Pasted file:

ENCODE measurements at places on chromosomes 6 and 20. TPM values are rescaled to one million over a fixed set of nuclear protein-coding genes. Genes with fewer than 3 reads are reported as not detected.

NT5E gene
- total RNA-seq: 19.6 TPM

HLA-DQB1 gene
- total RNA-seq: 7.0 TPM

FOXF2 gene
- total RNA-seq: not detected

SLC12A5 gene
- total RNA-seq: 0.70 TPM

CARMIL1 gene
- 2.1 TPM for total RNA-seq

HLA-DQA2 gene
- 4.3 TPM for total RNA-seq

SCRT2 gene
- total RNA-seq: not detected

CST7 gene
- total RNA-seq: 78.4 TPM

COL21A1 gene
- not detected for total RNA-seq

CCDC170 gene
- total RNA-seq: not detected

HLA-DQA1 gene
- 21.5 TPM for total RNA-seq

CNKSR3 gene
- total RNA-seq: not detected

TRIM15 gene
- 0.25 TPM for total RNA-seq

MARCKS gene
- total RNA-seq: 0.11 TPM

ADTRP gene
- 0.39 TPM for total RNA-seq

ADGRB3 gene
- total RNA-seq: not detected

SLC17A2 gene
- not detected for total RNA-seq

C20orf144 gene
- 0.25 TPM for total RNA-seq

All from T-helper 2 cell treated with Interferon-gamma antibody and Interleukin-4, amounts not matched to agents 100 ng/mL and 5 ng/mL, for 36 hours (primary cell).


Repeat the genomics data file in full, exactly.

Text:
ENCODE measurements at places on chromosomes 6 and 20. TPM values are rescaled to one million over a fixed set of nuclear protein-coding genes. Genes with fewer than 3 reads are reported as not detected.

NT5E gene
- total RNA-seq: 19.6 TPM

HLA-DQB1 gene
- total RNA-seq: 7.0 TPM

FOXF2 gene
- total RNA-seq: not detected

SLC12A5 gene
- total RNA-seq: 0.70 TPM

CARMIL1 gene
- 2.1 TPM for total RNA-seq

HLA-DQA2 gene
- 4.3 TPM for total RNA-seq

SCRT2 gene
- total RNA-seq: not detected

CST7 gene
- total RNA-seq: 78.4 TPM

COL21A1 gene
- not detected for total RNA-seq

CCDC170 gene
- total RNA-seq: not detected

HLA-DQA1 gene
- 21.5 TPM for total RNA-seq

CNKSR3 gene
- total RNA-seq: not detected

TRIM15 gene
- 0.25 TPM for total RNA-seq

MARCKS gene
- total RNA-seq: 0.11 TPM

ADTRP gene
- 0.39 TPM for total RNA-seq

ADGRB3 gene
- total RNA-seq: not detected

SLC17A2 gene
- not detected for total RNA-seq

C20orf144 gene
- 0.25 TPM for total RNA-seq

All from T-helper 2 cell treated with Interferon-gamma antibody and Interleukin-4, amounts not matched to agents 100 ng/mL and 5 ng/mL, for 36 hours (primary cell).